Tuesday, June 28, 2011
I love the combination of chocolate and peanuts. So when I found this recipe for chocolate-peanut butter ice cream in my copy of David Lebovitz's "The Perfect Scoop", I had to try it!
I also made chocolate-covered peanuts, chopped them up, and added them to the ice cream during the last five minutes of churning. This wasn't part of the original recipe, but I thought it would taste great with the ice cream.
The double combination of chocolate and peanuts was heavenly. The ice cream was smooth and creamy, and the crunch of the chopped chocolate peanuts was a nice texture contrast.
Even though I loved this ice cream, I probably won't be making it very often as we recently found out that our daughter is allergic to peanuts. In fact, it turns out that she is allergic to most nuts, except for walnuts and pecans. But we'll probably have her stay away from all nuts in general. :( That being said, if she ever outgrows her peanut allergy, this would be the first thing I'd make for her!
Thursday, June 23, 2011
When I saw this post on these adorable lemon-shaped macarons from 6 Bittersweets, I immediately got the idea to make Hello Kitty macarons! The idea brewed in my head for a while, until I finally had a chance to test the idea out on a couple of macaron shells while making my strawberry-lemonade macarons.
I thought about using cocoa powder to create Hello Kitty's face, but in the end I drew on the eyes, nose, and whiskers with edible "Foodwriter" pens. And for the bow, I attached heart-shaped sprinkles (glued on with a dab of the filling), just like the bow on my Hello Kitty cake pops.
I loved the end result. I only wished that I had made more! Next time, I will make an entire batch of these!
You can now find my recipe for Hello Kitty Macarons in my new book, "The Hello Kitty Baking Book"! Enjoy!
Wednesday, June 22, 2011
For my next batch of macarons, I decided to make a combination of my lemon macarons and my strawberry macarons ... giving me strawberry-lemonade macarons! Lately I've liked the look of sprinkling macarons with things such as earl grey tea, or cocoa powder, so this time I thought it would be really beautiful to have a sprinkling of strawberries on top.
I've read that macaron shells are very senstivite to moisture, so I decided to use dehydrated strawberries (from Trader Joe's) that I ground up in my food processor. I sprinkled the strawberry bits on a few of the shells before baking, and thought the color contrast looked really beautiful!
Alas, I hadn't thought about what would happen to those dehydrated strawberries while they baked in the oven. I had envisioned them a beautiful vivid red color, but ended up with ... dark brown! At least they didn't taste like burnt strawberries, in fact they were still quite tangy, but they looked more like burnt bacon bits!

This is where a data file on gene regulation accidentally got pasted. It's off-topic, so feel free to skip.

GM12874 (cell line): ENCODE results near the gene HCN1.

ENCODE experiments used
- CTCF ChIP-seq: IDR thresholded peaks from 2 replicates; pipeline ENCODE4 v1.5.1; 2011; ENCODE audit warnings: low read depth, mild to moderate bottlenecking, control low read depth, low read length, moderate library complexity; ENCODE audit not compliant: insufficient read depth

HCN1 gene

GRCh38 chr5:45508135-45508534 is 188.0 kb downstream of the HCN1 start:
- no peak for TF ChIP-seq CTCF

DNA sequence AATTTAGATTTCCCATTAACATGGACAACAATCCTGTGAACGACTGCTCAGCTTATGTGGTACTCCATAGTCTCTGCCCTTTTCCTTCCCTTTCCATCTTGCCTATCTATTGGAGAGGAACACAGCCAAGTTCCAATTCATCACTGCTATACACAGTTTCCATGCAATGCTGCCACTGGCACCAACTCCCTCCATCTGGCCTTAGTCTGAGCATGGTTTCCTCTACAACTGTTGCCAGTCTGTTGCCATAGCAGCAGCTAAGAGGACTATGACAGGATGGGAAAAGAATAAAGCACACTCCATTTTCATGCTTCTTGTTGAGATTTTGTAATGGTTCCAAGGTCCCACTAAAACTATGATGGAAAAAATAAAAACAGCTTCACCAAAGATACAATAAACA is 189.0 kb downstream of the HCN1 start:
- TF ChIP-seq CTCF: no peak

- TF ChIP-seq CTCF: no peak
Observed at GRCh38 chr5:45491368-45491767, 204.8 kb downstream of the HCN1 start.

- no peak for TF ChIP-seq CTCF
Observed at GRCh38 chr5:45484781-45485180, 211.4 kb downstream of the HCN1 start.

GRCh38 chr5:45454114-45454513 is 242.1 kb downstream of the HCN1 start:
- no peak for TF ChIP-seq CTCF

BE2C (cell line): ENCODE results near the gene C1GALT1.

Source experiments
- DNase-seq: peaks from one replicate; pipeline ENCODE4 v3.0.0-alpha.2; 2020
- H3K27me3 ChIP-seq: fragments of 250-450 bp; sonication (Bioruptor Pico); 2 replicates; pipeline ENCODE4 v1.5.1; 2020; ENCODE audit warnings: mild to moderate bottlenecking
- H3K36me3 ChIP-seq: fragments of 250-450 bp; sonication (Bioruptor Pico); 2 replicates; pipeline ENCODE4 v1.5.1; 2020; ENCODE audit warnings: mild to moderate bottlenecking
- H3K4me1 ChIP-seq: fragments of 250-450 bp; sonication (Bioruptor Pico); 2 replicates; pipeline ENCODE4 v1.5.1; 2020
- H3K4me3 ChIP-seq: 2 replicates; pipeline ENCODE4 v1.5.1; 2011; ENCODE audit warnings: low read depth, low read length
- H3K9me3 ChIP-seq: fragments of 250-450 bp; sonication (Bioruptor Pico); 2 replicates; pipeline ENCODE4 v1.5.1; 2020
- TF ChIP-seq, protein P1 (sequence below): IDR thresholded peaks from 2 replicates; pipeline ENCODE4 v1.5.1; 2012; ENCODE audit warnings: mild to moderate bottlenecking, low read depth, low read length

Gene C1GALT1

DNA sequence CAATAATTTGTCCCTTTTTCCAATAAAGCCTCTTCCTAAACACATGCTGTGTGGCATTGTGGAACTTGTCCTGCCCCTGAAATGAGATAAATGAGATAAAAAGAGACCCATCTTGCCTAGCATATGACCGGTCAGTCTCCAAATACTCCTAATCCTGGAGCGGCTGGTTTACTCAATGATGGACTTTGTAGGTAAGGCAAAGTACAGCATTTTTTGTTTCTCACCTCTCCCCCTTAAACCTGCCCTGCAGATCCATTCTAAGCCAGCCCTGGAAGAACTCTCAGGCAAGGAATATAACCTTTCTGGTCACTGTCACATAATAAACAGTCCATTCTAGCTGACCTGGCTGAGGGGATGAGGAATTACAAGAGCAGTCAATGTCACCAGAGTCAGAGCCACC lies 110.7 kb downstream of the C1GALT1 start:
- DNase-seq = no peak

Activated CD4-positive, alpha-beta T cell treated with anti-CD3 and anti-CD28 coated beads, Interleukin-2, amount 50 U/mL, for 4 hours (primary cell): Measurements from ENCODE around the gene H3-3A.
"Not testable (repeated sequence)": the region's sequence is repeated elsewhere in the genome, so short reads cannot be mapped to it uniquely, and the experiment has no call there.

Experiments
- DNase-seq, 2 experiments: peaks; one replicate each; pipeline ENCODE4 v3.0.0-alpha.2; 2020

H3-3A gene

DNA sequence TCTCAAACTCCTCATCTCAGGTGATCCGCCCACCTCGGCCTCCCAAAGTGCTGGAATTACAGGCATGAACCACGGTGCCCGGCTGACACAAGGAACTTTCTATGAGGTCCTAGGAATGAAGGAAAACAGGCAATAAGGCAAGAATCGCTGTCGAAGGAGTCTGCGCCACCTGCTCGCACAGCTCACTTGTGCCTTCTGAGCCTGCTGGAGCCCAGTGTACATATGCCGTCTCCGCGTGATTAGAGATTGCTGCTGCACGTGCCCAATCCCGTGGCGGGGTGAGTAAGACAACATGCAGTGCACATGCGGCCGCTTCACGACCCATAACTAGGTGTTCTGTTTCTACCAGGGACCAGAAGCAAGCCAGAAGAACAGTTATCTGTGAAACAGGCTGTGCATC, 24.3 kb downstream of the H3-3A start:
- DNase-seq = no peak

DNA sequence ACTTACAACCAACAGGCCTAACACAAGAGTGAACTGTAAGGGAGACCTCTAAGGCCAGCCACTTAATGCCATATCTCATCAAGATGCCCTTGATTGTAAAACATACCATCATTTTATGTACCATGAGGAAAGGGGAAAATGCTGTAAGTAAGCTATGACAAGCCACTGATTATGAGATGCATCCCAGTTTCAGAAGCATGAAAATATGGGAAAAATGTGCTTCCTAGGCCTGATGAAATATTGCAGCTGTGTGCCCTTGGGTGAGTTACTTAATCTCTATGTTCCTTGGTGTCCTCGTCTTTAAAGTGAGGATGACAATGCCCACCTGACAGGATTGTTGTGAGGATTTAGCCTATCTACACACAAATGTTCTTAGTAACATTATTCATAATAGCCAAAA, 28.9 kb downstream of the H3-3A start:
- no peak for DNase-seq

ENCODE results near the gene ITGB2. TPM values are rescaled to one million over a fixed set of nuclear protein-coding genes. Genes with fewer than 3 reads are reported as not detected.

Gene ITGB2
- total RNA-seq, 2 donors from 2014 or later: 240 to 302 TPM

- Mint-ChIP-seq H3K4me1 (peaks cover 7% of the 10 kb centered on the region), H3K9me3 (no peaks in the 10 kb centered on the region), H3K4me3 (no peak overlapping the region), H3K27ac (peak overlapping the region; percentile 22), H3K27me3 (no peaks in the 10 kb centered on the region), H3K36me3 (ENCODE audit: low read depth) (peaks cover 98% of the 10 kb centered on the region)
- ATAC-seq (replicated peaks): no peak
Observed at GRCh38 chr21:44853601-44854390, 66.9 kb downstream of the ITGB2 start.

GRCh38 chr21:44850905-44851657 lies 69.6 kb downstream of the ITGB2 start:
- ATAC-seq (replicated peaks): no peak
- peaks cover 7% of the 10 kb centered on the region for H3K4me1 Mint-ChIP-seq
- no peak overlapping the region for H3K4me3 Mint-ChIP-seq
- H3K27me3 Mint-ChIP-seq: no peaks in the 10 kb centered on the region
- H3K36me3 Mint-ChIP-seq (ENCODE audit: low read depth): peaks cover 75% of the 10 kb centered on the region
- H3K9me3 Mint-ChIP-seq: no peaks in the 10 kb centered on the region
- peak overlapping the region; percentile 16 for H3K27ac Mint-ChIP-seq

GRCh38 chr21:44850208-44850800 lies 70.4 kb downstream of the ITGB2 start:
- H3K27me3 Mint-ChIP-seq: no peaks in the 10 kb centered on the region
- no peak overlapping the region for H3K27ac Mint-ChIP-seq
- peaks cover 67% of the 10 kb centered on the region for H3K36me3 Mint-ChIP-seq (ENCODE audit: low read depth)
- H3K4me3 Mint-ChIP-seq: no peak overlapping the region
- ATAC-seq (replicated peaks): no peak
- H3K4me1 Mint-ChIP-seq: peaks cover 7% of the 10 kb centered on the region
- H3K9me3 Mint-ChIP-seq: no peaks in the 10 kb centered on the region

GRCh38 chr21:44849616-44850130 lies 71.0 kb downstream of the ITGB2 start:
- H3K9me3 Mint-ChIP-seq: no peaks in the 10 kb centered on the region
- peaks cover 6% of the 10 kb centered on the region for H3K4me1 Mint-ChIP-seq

It was a good thing I hadn't covered all of them with the strawberry powder. At least half of them still looked pretty, although plain. So I brought the plain ones to work to share, and left the ugly ones at home to eat!
Thursday, June 16, 2011
A couple of weekends ago, I met up with my besties Sue and Cecila for a girls day, which included an afternoon tea lunch, shopping, and lounging at the spa. I wanted to make something for us to snack on, and since I've been experimenting with tea-flavored ice creams lately, I thought tea-flavored macarons would be perfect!
I decided to make earl grey macarons, along with another batch of the lemon macarons that I made earlier this month. For the earl grey macarons, I sprinkled a bit of minced earl grey tea on the tops of the shells, and made an earl grey brown-butter cream cheese filling to go inside.
I could barely taste the earl grey in the filling though (I had added a few teaspoons of concentrated earl grey tea, which I had steeped with one tea bag and a couple of tablespoons of boiling water), so I decided to add a bit of the minced steeped leaves into the filling as well. That seemed to help add a bit more earl grey flavor, but it still was very faint.
We ended up having a fun and relaxing day out. There were a lot of leftover macarons though - good thing I brought ziplock baggies so that the girls could bring them home!
Tuesday, June 14, 2011
Last week I made jasmine tea ice cream, and I liked it so much that I wanted to try it with earl grey tea also. I know it doesn't look very different from the jasmine ice cream, but I decided to post about it anyway (especially since I just bought these adorable little serving bowls from Anthropologie, and I wanted to use them for the pictures!)
I didn't have any loose leaf earl grey, so I used 5 tea bags instead. Other than that, I followed all the same steps for infusing the tea and making the custard base. However, when I was straining the tea from the custard, I pressed a bit too hard with the spatula and ended up breaking a few of the tea bags. So I ended up with tiny specks of tea leaves in my custard, which were too small to strain out.